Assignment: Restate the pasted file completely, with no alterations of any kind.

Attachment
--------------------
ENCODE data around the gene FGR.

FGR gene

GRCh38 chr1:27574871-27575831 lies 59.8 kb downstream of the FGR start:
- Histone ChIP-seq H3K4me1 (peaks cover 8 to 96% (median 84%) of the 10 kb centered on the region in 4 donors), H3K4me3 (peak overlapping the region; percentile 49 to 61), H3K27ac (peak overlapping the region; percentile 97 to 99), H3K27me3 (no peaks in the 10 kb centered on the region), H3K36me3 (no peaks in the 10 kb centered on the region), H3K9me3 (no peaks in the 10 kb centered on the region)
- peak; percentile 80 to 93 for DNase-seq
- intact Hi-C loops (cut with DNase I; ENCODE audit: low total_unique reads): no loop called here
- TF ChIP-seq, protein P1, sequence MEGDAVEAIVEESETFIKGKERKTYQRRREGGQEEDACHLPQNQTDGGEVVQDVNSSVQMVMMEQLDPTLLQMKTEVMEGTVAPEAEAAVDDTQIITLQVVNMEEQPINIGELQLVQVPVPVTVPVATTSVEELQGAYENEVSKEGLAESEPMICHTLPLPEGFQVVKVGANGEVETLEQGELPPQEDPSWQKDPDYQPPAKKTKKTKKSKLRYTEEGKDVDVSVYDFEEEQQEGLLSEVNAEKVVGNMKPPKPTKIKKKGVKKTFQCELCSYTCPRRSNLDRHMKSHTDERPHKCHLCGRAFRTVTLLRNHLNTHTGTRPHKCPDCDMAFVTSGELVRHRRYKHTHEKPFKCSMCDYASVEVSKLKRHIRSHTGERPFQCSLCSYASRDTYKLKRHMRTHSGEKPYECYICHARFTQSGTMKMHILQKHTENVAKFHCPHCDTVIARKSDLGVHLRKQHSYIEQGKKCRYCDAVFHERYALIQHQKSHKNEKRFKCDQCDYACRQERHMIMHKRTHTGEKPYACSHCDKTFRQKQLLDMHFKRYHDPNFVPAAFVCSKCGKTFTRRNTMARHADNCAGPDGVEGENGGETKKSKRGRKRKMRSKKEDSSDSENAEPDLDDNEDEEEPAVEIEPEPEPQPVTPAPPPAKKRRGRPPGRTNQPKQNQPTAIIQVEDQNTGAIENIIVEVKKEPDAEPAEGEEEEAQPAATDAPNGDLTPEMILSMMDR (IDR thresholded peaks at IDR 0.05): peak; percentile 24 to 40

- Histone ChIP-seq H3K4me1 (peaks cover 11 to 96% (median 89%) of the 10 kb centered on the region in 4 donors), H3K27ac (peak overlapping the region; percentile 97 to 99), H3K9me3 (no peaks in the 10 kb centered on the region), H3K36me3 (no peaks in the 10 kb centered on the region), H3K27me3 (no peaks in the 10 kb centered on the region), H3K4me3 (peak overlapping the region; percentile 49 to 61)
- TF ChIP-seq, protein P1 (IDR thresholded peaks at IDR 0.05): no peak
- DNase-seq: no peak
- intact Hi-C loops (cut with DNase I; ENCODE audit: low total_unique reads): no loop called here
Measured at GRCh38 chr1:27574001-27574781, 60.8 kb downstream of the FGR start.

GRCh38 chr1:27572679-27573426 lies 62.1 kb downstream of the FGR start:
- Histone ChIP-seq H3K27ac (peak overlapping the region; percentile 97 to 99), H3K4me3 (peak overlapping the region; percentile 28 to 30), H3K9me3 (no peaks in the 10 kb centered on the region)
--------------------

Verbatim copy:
ENCODE data around the gene FGR.

FGR gene

GRCh38 chr1:27574871-27575831 lies 59.8 kb downstream of the FGR start:
- Histone ChIP-seq H3K4me1 (peaks cover 8 to 96% (median 84%) of the 10 kb centered on the region in 4 donors), H3K4me3 (peak overlapping the region; percentile 49 to 61), H3K27ac (peak overlapping the region; percentile 97 to 99), H3K27me3 (no peaks in the 10 kb centered on the region), H3K36me3 (no peaks in the 10 kb centered on the region), H3K9me3 (no peaks in the 10 kb centered on the region)
- peak; percentile 80 to 93 for DNase-seq
- intact Hi-C loops (cut with DNase I; ENCODE audit: low total_unique reads): no loop called here
- TF ChIP-seq, protein P1, sequence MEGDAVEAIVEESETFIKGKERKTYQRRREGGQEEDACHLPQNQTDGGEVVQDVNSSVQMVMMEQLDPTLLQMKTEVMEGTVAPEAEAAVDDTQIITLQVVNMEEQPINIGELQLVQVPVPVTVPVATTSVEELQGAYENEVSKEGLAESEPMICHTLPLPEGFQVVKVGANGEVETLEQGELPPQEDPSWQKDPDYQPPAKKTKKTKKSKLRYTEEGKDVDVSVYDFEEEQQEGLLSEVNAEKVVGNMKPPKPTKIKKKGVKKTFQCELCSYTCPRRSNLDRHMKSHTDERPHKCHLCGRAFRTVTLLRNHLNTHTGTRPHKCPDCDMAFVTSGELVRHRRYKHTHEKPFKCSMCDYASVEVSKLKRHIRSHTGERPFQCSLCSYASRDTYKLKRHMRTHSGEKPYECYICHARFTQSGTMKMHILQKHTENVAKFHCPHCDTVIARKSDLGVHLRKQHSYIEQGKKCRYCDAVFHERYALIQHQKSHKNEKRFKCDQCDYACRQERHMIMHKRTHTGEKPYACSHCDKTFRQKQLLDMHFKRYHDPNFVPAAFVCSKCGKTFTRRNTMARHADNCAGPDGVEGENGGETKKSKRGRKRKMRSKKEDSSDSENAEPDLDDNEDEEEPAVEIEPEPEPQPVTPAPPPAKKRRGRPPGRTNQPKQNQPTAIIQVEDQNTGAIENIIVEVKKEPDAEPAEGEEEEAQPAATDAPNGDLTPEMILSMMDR (IDR thresholded peaks at IDR 0.05): peak; percentile 24 to 40

- Histone ChIP-seq H3K4me1 (peaks cover 11 to 96% (median 89%) of the 10 kb centered on the region in 4 donors), H3K27ac (peak overlapping the region; percentile 97 to 99), H3K9me3 (no peaks in the 10 kb centered on the region), H3K36me3 (no peaks in the 10 kb centered on the region), H3K27me3 (no peaks in the 10 kb centered on the region), H3K4me3 (peak overlapping the region; percentile 49 to 61)
- TF ChIP-seq, protein P1 (IDR thresholded peaks at IDR 0.05): no peak
- DNase-seq: no peak
- intact Hi-C loops (cut with DNase I; ENCODE audit: low total_unique reads): no loop called here
Measured at GRCh38 chr1:27574001-27574781, 60.8 kb downstream of the FGR start.

GRCh38 chr1:27572679-27573426 lies 62.1 kb downstream of the FGR start:
- Histone ChIP-seq H3K27ac (peak overlapping the region; percentile 97 to 99), H3K4me3 (peak overlapping the region; percentile 28 to 30), H3K9me3 (no peaks in the 10 kb centered on the region)